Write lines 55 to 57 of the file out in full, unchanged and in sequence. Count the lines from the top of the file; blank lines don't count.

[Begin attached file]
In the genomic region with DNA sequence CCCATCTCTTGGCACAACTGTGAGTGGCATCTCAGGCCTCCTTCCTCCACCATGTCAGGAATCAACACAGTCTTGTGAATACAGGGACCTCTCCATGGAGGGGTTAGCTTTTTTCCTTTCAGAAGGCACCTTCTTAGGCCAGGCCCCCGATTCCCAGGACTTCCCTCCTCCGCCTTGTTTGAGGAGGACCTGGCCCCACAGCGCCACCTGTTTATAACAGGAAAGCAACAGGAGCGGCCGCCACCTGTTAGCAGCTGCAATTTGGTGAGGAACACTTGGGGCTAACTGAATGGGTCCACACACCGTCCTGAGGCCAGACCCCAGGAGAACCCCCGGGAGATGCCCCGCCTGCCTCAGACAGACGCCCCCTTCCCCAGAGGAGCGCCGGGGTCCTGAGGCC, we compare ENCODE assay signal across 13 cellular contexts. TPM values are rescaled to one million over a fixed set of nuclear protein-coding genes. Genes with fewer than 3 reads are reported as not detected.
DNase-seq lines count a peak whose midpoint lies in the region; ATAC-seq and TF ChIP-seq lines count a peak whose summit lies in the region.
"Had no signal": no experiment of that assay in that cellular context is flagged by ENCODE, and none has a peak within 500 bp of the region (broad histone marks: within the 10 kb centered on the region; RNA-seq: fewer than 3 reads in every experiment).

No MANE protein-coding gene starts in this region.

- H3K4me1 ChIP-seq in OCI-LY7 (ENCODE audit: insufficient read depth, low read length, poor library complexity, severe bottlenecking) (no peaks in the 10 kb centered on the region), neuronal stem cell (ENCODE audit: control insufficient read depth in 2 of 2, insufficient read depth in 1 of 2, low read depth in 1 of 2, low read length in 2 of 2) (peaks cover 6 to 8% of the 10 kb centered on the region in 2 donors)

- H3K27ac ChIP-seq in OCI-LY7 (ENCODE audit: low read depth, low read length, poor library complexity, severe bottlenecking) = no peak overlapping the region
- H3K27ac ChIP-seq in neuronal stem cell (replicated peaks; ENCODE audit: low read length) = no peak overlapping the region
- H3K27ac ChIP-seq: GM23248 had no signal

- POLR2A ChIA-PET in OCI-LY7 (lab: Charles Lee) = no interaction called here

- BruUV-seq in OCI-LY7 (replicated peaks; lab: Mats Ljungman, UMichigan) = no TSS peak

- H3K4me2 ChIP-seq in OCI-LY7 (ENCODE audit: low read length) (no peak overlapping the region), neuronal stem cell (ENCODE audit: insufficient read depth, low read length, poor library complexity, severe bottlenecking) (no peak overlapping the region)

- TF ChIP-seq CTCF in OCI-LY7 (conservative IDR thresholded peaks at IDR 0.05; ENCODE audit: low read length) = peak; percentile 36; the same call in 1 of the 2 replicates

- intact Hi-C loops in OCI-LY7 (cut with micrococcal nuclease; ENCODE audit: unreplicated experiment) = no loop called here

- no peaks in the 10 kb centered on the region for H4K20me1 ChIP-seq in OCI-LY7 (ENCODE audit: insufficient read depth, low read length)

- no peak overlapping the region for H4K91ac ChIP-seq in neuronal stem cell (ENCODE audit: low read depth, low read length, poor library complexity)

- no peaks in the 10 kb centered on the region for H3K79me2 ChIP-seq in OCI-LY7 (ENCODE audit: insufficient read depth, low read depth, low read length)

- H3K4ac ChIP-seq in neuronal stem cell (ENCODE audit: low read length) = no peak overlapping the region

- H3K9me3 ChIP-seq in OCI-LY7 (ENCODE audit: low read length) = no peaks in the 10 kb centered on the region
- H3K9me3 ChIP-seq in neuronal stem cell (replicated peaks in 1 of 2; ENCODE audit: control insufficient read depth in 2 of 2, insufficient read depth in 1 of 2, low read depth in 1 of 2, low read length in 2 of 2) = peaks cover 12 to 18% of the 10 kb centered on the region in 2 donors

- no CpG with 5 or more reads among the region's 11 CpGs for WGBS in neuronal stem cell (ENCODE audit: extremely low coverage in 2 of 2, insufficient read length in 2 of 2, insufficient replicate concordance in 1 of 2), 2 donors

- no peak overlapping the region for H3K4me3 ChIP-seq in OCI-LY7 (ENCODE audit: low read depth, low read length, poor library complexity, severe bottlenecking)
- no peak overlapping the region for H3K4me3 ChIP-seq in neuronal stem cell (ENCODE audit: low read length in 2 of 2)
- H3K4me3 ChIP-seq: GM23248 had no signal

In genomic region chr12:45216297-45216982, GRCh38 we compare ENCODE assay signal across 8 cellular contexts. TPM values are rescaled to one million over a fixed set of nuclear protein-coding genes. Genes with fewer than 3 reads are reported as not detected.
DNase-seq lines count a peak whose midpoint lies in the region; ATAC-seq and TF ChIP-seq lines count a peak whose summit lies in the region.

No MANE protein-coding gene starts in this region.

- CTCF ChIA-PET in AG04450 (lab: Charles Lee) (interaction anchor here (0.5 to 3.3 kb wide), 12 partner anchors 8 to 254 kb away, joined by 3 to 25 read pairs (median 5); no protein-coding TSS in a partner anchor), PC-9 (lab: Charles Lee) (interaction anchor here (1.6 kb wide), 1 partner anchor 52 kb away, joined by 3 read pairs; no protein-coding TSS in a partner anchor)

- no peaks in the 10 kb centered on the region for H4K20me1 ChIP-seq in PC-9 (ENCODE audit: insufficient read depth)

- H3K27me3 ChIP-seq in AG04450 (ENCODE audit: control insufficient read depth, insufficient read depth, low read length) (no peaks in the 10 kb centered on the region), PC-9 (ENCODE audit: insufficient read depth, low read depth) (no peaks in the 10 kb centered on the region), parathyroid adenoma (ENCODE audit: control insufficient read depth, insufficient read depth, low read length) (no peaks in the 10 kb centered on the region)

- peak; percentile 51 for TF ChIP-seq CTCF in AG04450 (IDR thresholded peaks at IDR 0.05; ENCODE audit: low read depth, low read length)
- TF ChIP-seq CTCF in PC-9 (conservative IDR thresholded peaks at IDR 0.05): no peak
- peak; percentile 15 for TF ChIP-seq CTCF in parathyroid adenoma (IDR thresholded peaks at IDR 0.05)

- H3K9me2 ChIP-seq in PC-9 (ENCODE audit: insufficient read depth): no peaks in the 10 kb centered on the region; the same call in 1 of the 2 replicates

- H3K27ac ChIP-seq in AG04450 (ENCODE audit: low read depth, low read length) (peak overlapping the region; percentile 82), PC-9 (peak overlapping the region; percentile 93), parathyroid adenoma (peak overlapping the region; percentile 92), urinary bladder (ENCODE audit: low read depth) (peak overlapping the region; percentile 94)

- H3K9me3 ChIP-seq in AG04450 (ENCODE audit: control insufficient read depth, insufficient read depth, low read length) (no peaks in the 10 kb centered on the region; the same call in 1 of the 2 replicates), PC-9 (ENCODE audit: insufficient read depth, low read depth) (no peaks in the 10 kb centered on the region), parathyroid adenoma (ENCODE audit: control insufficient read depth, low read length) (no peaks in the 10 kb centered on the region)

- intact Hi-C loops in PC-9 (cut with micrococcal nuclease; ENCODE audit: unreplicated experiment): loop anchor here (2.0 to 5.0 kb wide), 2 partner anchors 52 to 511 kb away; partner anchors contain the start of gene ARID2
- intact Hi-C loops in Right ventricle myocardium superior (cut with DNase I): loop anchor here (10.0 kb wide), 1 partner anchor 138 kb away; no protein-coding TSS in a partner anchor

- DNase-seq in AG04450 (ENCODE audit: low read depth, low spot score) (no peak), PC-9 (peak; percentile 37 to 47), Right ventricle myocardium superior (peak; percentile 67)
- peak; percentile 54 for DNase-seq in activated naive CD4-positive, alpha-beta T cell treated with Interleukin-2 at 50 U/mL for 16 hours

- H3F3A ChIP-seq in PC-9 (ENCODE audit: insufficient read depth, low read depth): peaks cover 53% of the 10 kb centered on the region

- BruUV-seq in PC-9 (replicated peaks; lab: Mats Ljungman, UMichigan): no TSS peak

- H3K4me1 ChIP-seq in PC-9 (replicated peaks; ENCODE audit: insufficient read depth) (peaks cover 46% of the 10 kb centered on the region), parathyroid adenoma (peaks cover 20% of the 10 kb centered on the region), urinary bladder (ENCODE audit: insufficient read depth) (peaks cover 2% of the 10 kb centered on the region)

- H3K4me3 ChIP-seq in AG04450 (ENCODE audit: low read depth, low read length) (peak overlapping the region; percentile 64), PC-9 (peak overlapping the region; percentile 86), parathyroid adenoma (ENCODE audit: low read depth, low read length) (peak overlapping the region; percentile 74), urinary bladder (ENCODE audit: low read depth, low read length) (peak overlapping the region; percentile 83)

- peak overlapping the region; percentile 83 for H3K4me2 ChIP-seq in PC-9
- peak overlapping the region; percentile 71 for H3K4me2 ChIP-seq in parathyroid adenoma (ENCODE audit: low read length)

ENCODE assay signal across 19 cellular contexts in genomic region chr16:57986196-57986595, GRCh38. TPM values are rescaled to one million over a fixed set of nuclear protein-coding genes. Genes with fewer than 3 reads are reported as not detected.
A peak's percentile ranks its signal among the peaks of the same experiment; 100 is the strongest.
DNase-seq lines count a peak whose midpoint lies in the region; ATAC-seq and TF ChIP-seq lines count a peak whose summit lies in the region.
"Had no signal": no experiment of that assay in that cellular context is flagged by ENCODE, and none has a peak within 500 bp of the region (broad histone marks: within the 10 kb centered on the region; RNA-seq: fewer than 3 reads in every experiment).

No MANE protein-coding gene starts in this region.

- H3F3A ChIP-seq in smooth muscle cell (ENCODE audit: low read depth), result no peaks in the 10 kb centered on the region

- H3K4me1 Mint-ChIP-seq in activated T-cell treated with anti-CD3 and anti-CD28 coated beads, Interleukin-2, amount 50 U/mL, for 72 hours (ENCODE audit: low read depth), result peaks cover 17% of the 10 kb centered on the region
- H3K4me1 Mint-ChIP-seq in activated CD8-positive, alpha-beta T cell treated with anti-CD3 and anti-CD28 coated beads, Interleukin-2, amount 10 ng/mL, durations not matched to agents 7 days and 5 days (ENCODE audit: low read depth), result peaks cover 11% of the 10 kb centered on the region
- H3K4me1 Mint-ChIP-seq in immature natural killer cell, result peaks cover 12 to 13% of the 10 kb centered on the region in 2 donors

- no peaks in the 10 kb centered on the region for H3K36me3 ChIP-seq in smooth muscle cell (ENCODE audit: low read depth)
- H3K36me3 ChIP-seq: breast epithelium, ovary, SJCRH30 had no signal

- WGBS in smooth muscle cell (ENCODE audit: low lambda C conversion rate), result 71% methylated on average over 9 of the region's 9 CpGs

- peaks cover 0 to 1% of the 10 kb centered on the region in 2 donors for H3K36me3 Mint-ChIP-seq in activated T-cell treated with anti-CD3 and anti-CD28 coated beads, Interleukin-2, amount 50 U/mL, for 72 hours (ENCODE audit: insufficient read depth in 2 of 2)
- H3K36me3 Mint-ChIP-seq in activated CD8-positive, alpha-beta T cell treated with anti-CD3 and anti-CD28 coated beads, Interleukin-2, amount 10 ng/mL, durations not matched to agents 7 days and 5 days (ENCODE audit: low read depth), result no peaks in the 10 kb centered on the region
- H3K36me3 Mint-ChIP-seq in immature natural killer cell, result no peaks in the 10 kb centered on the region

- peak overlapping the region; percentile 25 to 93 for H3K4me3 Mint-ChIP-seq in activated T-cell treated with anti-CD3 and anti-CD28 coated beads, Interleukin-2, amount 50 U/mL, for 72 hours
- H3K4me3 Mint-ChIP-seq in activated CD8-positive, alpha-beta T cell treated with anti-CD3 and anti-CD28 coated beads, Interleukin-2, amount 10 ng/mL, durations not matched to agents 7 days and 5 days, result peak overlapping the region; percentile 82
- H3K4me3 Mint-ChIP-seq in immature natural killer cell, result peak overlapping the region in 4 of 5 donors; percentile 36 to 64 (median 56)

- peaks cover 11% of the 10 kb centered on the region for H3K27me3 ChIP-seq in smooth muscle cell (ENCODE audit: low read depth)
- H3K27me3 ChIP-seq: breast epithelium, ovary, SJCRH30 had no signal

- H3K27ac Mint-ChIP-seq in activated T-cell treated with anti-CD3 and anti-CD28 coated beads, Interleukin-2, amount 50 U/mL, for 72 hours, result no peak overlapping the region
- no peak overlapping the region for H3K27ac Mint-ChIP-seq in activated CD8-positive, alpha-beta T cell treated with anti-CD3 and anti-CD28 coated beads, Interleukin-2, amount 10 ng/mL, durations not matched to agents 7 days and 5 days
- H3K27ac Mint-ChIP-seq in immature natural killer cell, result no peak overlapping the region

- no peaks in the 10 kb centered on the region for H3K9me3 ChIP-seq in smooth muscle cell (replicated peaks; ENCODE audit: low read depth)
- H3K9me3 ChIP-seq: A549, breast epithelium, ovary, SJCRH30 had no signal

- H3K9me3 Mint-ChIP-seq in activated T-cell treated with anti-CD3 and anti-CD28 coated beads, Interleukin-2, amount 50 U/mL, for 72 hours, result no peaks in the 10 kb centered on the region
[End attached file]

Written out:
- no peaks in the 10 kb centered on the region for H3K36me3 ChIP-seq in smooth muscle cell (ENCODE audit: low read depth)
- H3K36me3 ChIP-seq: breast epithelium, ovary, SJCRH30 had no signal

- WGBS in smooth muscle cell (ENCODE audit: low lambda C conversion rate), result 71% methylated on average over 9 of the region's 9 CpGs